From the water’s edge



June 2013 - Current affairs

I hope that you find my journal interesting and entertaining. If, having read this, you think that I am talking rubbish then at least you have stopped and thought about it long enough to come to that conclusion which is something of a result in my book. If you would like to comment on this article or anything else relating to my website, please feel free to contact me using the adjacent form. Feedback is always greatly appreciated and very helpful when it comes to improving both my site and my angling. Thank you for looking.


It’s good to be back; hello, hello? I was pretty sure that the river was in there somewhere, but running water is not so popular for fishing these days. Things ain’t what they used to be. “The cormorants have had em all, so have the poles and the otters and the zander,” I am continually being told. We all have our ideas. Me I don’t think it’s any of the above. If the water was as good as the authorities tell us it is these days then the river should be able to cope with natural predation, but they can’t it seems. I draw my own conclusions, but the fact remains they are harder than they used to be and lack of angling traffic means poor access above all. Nevertheless, Pete and I have broken the habit of a lifetime and bought - yes bought - as in purchased with Pete’s money - books for a local stretch of the Warwickshire Avon.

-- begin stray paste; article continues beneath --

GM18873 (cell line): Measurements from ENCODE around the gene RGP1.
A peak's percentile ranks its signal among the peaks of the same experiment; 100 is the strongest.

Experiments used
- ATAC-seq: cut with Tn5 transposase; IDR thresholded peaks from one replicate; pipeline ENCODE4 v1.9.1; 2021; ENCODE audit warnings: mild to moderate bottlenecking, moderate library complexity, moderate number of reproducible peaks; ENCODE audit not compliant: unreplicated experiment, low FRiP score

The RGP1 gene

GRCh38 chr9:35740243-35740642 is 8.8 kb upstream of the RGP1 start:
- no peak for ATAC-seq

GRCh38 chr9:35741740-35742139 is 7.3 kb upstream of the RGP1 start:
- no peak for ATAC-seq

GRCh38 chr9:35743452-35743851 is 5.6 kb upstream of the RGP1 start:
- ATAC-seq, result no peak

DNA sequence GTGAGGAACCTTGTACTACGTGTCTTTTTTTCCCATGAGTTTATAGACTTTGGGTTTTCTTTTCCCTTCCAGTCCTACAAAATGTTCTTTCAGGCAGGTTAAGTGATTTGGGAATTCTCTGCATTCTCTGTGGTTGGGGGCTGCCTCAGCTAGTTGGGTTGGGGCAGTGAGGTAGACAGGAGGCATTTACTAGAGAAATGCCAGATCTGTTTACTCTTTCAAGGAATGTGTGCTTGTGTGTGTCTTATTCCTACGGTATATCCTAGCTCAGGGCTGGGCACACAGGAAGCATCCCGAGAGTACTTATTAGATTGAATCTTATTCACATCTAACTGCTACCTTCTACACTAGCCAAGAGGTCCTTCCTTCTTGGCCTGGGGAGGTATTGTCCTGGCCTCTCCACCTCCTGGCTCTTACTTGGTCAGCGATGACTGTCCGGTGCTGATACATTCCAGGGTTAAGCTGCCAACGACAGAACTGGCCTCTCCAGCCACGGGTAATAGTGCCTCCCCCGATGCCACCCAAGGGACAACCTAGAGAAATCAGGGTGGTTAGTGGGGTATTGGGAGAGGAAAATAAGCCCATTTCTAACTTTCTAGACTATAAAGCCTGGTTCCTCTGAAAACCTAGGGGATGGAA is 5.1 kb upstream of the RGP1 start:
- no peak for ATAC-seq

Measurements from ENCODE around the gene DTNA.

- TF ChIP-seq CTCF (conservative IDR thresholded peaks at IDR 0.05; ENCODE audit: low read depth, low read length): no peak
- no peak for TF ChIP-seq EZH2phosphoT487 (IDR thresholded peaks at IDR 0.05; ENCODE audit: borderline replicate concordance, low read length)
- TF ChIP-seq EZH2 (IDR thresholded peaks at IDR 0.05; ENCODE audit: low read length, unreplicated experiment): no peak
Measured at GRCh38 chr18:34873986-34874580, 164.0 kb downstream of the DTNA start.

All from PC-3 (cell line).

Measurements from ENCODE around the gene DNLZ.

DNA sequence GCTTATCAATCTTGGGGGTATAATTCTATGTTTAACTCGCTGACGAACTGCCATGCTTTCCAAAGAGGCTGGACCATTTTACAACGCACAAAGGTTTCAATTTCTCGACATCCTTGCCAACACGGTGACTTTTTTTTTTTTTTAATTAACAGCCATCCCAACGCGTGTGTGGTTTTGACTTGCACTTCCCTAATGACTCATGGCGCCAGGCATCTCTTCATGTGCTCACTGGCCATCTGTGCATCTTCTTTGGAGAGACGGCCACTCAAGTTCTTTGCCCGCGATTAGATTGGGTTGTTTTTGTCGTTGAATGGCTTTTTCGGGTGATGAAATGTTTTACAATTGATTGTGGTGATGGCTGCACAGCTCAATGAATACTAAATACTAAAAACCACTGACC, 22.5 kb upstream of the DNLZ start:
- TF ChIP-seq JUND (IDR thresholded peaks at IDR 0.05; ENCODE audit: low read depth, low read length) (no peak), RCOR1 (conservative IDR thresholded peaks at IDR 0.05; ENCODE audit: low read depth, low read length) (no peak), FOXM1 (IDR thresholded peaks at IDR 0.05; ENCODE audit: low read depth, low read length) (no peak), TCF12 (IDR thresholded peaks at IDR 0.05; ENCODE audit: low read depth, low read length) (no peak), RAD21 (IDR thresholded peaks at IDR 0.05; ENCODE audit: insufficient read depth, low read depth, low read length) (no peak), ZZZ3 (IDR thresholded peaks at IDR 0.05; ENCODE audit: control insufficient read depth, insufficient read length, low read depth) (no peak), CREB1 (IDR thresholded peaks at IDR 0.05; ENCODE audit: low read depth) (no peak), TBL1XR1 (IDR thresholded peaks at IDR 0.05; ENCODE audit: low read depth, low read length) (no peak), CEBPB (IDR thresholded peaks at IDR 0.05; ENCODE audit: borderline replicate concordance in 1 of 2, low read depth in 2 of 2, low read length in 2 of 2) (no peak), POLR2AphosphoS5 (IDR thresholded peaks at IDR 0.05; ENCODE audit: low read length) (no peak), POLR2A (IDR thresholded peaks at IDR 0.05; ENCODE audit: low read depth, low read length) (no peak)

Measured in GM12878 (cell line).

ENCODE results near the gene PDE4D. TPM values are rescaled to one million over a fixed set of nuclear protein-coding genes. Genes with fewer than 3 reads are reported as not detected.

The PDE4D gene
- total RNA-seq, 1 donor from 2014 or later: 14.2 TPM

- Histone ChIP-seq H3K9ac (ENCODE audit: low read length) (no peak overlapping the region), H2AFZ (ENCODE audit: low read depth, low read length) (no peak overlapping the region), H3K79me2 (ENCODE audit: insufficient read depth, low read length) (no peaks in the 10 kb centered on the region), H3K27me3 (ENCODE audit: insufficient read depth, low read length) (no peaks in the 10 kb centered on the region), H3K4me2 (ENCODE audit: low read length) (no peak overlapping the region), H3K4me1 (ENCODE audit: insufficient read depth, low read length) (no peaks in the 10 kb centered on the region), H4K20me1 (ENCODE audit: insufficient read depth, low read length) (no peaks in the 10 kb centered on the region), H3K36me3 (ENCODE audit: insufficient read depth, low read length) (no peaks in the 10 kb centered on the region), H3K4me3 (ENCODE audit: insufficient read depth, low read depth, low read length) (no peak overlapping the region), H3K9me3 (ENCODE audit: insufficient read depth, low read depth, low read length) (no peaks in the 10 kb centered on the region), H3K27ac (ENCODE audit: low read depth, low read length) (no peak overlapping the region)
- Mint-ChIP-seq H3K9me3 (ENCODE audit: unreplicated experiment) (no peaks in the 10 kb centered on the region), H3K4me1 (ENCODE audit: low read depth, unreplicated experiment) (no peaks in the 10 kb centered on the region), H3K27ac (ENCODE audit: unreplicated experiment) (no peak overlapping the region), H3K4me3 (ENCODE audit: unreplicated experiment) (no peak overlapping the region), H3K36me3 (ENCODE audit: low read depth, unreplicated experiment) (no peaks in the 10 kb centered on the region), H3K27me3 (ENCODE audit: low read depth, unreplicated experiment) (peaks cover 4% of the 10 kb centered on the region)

I have always loved fishing rivers , particularly medium to tiny ones, there are so many variables and vastly different challenges to those we encounter on the canal network.

Problem one - what lures to carry. I chucked out all my 3 gram and lighter jigheads and 1”kopytos in favour of 6 gram heads, 2 and 3” shads and some small crankbaits. Straight off it seemed like I had done right but as usual I was way off the mark. In just the second swim my tiny yogi jointed fry was nailed by a jack, immediately justifying my wire trace. It was only a couple of pounds but the blank was off the books in short order. While I was messing about, two or three one-pound-plus perch were showing an interest, but in light of their refusal to take what I had - cock-up number one became very evident. I had to borrow a tiny 2 gram dibbling shad off Pete, but the whining was worth putting up with because a nice perch took it right under the rod tip.

We pootled up and down the river clicking up a few fish, mostly small perch and jacks on a variety of baits but the most obvious target of our attentions was noticeably absent , until...

I crept into a new swim and cast across the stream, letting the current swing the lure back into my own bank, further downstream in the darker water beneath some overhanging trees and WHALLOP. Nothing else hits like a chub. It was a savage wrench wrapping the rod tip right over and ripping line off the clutch, all in a startling instant. Totally out of nowhere and no longer expected. How can this sport not be exciting? Of course it took a 2” kopyto on a 3.5gm jighead, also borrowed off the wise one who had the wit to bring some lighter stuff - just in case. I make too many snap judgements based on what I would like to happen and not what might happen.